Governments have always used all methods available to protect the safety and interest of their citizens. ‘Spying’, with all of its ethical implications is just one of these methods. However, it is built largely on trust. Who has access to this data, what data is available and what will they do with it, are crucial questions. Additionally, our lives are now lived online. Our communication is via phones and email, our children and families grow via online photos. At no other point in history has so much data been created and stored outside the confines of users’ physical ownership. The trust required to access this data has been significantly eroded through recent revelations that intelligence agencies (not just the US) have moved from highly targeted campaigns against known or suspected threats, towards systematic, broad reaching mass surveillance touching everyone, including the people they are designed to protect – the citizens.
People have an incredible appetite for risk at an individual level. They give away huge amounts of data just for the right to access “free-to-play” games online. However consumers are increasingly aware of security and privacy, even if they are not completely abreast of all of the details. This means that while IoT “smart” features used to be a differentiator amongst the highly competitive consumer market, security and privacy is now the main differentiator. This places the emphasis on manufacturers to prove their devices are secure and consumers will vote with their wallets.
Organisations need to consider security/privacy as a top priority, from small businesses through to multinational enterprises. Companies that have embedded security into their DNA will have a strong understanding of their core information assets and their value. From there, decisions can be made in addition to process/people/technology reviews to protect these assets from spying through IoT devices. One way to do this is to standardise to a smaller set of approved IoT devices and run them through a qualified Testing and Validation lab, similar to Common Criteria, but focused on security risks such as surveillance (government or otherwise).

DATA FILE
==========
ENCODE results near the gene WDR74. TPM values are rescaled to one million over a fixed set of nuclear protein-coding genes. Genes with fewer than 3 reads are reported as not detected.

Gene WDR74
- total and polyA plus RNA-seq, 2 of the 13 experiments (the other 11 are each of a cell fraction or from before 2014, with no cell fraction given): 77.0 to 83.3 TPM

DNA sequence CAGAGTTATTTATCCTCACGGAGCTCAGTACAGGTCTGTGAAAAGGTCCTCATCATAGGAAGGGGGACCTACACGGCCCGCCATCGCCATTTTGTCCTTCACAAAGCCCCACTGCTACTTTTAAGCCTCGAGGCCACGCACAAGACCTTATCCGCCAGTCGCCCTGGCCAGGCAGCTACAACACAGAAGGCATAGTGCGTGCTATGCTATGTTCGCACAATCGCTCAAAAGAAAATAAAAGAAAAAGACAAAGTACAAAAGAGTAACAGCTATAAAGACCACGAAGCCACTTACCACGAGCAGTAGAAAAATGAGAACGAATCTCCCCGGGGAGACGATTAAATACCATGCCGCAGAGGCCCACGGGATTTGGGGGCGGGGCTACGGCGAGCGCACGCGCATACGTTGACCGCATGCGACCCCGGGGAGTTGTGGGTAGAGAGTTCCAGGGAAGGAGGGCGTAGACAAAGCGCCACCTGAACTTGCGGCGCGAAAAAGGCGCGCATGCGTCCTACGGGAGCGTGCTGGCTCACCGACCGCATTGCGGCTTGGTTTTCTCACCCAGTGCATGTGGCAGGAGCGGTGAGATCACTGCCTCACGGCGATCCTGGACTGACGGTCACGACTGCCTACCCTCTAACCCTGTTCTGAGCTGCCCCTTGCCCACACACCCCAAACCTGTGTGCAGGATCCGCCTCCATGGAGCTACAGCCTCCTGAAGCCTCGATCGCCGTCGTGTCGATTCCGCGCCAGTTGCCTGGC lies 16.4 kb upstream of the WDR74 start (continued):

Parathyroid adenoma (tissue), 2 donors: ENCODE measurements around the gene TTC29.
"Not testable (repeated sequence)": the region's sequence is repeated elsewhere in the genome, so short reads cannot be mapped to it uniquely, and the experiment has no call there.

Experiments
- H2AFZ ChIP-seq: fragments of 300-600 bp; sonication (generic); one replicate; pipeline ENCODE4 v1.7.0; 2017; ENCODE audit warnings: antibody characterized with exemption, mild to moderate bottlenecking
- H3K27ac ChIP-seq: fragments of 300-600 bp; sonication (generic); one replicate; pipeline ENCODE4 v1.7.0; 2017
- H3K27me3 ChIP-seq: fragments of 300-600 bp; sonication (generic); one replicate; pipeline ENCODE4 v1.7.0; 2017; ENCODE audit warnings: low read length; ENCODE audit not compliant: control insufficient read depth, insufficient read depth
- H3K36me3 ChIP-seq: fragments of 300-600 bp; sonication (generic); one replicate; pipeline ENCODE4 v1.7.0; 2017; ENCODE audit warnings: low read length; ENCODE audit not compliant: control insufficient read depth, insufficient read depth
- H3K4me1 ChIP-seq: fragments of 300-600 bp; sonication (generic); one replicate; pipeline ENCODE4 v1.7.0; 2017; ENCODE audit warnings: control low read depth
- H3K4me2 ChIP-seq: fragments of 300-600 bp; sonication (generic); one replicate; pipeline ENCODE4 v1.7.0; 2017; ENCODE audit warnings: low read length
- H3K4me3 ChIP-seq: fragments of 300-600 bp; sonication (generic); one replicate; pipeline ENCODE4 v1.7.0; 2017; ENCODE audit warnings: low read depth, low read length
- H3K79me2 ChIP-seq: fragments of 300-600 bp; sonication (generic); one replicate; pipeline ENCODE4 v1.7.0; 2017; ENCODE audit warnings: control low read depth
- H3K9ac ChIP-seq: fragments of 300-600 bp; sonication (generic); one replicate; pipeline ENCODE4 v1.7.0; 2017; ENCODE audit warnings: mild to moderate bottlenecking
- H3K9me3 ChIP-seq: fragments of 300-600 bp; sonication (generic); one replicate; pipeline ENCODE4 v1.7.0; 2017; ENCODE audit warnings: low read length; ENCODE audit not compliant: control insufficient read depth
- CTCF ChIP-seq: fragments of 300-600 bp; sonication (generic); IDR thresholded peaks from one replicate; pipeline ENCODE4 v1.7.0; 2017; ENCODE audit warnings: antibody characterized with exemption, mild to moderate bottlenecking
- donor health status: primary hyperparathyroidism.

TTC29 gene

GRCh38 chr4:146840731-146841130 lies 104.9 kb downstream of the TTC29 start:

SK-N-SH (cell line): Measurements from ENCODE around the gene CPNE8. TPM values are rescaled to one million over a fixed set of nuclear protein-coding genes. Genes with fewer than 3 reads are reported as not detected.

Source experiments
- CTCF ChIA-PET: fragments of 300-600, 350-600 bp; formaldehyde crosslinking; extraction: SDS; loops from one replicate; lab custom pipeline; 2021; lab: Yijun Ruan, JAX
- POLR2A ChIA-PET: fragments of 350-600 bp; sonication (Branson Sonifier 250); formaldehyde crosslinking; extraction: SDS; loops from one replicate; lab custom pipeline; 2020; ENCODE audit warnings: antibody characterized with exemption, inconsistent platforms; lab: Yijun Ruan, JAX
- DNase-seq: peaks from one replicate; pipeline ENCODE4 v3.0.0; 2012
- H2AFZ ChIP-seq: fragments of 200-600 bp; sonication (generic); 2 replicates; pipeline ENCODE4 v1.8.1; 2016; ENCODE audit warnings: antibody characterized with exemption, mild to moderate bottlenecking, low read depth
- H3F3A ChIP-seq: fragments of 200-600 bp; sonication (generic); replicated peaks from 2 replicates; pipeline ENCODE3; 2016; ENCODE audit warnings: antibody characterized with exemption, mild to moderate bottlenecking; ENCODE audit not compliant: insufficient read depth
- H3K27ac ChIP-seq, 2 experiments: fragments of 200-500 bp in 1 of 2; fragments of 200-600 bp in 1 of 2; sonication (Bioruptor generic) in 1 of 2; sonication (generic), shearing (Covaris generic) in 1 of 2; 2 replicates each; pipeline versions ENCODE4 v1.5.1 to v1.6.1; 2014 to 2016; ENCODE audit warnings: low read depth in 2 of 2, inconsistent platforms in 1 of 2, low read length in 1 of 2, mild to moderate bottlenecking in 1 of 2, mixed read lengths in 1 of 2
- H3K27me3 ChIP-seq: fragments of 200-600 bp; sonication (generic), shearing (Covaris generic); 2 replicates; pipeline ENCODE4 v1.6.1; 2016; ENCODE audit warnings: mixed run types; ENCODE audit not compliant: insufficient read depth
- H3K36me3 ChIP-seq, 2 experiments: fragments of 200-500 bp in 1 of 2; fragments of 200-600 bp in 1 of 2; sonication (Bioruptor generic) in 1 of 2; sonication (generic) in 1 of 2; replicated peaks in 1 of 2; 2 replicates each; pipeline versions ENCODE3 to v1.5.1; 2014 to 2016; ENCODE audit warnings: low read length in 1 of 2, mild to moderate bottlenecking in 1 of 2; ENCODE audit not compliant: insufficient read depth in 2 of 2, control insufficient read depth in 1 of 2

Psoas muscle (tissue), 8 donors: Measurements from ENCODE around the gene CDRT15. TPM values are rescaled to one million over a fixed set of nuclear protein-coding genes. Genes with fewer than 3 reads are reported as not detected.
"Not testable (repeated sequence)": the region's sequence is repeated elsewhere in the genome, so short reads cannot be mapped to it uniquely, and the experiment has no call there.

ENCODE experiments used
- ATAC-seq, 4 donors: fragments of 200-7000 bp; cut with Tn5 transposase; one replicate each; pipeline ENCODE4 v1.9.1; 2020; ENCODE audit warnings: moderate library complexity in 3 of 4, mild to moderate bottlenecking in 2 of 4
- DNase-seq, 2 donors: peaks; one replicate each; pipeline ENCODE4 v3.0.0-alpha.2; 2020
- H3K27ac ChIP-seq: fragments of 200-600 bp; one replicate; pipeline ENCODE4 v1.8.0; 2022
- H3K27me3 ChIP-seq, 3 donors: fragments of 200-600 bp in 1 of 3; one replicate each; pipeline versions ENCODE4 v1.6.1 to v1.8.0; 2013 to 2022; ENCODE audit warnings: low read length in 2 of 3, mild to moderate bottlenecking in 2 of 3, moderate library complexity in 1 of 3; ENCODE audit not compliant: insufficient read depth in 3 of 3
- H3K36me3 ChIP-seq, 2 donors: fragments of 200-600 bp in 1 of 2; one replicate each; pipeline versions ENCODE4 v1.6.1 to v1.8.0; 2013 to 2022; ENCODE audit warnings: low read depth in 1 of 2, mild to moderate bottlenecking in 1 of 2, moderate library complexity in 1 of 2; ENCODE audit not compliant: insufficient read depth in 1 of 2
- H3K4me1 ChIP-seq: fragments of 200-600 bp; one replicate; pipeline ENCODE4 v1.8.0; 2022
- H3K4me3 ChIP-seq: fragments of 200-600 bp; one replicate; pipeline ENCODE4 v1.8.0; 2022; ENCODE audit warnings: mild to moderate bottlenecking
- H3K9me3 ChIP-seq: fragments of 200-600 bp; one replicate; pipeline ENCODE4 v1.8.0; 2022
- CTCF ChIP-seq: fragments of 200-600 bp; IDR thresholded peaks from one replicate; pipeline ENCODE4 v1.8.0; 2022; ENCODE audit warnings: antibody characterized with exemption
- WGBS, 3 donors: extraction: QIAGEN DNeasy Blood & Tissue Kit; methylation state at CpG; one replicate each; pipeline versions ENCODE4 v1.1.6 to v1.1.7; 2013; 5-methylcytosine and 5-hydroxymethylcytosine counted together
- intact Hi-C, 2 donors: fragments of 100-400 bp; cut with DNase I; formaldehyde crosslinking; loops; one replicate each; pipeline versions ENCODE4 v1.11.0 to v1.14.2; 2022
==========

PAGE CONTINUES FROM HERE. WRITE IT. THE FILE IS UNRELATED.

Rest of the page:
This is where a company like DarkMatter can assist in helping businesses establish a cyber security programme incorporating policies, procedures, and personnel, developing a cyber security strategy that will give them visibility into their environment and deploy defensive technologies and methodologies.
The region has always prided itself on developing centres of excellence and showcasing the future where ever possible. This includes demonstrating to citizens and consumers that IoT devices that surround their smart systems are safe and secure from undisclosed surveillance and are intended and capable of delivering on their promise of safer and smarter cities and lives. This includes settings standards then testing and validating across those standards. It also requires transparency into this process as well as strong educational campaigns to allow citizens, or their trusted advisors such as the media, to understand how these risks have been addressed and how to best protect themselves and their privacy in their daily lives.